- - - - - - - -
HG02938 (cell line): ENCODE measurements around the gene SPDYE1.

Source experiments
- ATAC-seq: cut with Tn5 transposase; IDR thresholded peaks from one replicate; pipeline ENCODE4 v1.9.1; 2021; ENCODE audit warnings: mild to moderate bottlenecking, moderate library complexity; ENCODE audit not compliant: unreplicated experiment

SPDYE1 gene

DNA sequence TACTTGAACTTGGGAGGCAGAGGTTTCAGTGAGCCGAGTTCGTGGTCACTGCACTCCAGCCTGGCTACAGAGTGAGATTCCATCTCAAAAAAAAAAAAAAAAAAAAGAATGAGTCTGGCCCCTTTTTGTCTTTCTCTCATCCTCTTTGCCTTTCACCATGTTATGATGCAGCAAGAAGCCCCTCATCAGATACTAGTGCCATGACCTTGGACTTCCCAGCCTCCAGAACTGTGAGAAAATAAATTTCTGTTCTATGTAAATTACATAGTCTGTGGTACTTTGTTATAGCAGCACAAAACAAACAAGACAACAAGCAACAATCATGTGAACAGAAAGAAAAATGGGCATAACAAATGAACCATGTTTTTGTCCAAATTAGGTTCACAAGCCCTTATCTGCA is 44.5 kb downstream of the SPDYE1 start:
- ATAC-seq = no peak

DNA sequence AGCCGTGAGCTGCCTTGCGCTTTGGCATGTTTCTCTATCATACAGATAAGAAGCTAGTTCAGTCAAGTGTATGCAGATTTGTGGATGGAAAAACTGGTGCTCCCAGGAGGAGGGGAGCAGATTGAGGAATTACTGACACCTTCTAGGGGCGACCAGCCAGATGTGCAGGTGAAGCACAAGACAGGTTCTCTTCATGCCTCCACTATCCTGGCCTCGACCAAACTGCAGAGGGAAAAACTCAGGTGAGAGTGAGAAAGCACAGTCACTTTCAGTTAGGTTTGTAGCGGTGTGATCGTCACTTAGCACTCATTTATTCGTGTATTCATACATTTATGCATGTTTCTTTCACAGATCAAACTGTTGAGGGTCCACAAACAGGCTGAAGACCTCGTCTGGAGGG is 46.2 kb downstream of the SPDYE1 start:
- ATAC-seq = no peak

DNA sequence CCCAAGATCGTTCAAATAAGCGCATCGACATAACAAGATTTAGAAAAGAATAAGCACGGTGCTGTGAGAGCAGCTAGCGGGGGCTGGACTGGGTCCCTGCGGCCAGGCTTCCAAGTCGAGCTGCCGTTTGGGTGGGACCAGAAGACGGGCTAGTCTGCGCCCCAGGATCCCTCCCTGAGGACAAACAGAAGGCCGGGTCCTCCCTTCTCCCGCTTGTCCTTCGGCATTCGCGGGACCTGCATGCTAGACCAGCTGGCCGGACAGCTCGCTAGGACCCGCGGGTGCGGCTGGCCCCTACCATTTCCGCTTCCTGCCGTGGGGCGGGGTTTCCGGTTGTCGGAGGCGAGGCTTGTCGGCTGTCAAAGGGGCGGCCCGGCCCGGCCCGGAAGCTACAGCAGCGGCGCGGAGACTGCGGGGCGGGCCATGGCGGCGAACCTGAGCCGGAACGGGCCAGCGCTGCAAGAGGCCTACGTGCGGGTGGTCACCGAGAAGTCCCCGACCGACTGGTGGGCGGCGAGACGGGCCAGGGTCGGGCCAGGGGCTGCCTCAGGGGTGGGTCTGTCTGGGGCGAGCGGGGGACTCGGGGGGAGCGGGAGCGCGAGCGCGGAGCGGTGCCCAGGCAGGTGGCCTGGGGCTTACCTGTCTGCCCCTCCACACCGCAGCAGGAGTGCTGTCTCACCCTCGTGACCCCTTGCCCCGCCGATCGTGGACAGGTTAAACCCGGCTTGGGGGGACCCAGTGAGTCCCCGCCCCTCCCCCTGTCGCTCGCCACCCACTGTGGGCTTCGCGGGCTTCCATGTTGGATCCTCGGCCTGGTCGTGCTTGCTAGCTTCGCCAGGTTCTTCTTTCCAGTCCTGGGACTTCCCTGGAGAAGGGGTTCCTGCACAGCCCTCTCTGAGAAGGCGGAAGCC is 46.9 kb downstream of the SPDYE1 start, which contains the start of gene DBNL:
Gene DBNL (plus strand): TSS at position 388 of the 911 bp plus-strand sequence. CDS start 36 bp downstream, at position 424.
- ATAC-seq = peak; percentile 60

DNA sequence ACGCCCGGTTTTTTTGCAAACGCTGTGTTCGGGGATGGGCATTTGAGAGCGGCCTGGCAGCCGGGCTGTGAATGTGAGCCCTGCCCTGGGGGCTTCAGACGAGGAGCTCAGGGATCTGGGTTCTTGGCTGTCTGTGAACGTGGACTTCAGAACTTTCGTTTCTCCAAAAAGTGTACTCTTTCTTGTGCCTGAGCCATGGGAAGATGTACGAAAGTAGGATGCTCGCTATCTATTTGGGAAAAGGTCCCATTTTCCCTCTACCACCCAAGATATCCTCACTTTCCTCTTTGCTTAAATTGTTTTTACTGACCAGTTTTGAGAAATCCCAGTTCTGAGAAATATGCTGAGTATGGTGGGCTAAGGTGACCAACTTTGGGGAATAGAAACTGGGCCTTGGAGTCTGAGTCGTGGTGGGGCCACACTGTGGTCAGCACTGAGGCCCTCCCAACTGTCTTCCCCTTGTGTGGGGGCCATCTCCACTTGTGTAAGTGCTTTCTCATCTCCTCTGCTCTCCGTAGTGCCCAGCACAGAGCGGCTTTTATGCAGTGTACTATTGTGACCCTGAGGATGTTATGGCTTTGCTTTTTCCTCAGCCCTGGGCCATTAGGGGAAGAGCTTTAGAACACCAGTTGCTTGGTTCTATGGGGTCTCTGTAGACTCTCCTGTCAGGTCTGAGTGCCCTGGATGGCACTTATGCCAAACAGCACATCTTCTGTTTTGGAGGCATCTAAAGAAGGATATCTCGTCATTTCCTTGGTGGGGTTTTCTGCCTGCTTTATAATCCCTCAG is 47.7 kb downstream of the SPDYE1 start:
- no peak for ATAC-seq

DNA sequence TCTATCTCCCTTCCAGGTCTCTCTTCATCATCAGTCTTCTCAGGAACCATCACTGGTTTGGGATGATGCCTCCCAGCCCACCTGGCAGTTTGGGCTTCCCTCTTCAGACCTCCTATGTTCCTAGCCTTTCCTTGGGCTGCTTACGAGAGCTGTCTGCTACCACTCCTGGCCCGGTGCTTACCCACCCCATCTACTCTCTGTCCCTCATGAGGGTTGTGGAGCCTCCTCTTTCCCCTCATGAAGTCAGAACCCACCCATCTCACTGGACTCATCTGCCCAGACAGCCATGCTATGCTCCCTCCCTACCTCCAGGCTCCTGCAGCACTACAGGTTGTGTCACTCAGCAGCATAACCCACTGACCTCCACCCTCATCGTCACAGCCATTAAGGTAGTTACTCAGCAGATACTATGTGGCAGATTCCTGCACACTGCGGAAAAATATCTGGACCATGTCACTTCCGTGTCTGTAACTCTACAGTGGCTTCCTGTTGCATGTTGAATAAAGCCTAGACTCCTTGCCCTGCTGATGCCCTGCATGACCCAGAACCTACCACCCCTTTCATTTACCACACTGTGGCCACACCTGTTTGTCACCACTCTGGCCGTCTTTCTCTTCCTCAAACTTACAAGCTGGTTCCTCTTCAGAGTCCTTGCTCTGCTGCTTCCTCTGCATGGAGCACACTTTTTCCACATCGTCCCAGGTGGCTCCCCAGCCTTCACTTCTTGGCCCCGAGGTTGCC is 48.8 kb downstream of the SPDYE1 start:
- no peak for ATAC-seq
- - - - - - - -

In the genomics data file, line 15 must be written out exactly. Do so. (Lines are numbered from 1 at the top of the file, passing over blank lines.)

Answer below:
- no peak for ATAC-seq